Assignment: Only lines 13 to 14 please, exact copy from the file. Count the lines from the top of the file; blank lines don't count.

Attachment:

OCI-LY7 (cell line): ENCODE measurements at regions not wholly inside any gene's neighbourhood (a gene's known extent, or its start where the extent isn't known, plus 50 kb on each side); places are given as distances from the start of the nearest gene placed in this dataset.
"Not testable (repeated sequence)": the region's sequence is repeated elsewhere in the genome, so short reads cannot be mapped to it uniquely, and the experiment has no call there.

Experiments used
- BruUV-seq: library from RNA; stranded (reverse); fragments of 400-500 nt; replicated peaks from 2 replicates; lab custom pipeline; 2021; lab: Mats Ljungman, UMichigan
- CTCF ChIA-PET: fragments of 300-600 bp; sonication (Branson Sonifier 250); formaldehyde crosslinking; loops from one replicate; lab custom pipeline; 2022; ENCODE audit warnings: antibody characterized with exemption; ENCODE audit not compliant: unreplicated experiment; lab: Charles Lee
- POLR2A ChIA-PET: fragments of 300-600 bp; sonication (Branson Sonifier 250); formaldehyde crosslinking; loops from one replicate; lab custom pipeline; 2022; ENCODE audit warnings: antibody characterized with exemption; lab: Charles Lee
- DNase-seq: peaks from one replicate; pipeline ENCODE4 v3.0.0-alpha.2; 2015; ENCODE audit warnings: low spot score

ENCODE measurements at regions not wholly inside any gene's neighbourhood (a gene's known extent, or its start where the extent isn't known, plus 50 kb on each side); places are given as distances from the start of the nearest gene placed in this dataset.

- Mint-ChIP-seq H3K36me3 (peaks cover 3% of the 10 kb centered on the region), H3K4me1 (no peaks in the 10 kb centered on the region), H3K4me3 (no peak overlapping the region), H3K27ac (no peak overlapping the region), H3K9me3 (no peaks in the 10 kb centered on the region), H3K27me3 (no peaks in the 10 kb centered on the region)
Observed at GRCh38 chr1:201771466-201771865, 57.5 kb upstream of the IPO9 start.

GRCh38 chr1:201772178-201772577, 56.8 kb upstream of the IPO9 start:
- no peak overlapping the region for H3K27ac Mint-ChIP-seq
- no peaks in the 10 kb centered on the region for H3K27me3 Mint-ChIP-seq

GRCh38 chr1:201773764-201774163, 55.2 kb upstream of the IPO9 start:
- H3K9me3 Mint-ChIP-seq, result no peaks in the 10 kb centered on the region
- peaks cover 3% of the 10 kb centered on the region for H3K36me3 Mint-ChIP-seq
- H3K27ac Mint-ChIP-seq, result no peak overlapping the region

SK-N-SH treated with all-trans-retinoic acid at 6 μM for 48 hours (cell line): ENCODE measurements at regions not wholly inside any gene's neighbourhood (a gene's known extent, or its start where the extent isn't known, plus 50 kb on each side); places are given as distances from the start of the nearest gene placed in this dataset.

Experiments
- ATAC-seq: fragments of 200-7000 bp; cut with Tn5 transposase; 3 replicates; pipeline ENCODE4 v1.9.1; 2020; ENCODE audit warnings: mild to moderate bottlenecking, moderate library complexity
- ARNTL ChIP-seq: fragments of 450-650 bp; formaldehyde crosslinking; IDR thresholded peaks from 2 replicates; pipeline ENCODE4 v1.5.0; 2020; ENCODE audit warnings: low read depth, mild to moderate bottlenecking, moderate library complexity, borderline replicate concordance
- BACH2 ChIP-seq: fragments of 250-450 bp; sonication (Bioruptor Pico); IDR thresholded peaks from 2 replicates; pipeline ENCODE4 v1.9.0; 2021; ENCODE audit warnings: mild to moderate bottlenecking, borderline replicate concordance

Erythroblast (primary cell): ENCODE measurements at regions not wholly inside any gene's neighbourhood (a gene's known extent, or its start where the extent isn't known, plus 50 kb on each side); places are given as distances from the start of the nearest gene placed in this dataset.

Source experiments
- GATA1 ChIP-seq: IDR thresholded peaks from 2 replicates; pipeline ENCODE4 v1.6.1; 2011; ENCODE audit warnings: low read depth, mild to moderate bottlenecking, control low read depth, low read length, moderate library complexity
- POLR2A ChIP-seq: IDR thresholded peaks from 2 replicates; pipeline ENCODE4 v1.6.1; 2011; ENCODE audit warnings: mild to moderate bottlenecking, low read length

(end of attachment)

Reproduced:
- no peaks in the 10 kb centered on the region for H3K27me3 Mint-ChIP-seq

GRCh38 chr1:201773764-201774163, 55.2 kb upstream of the IPO9 start: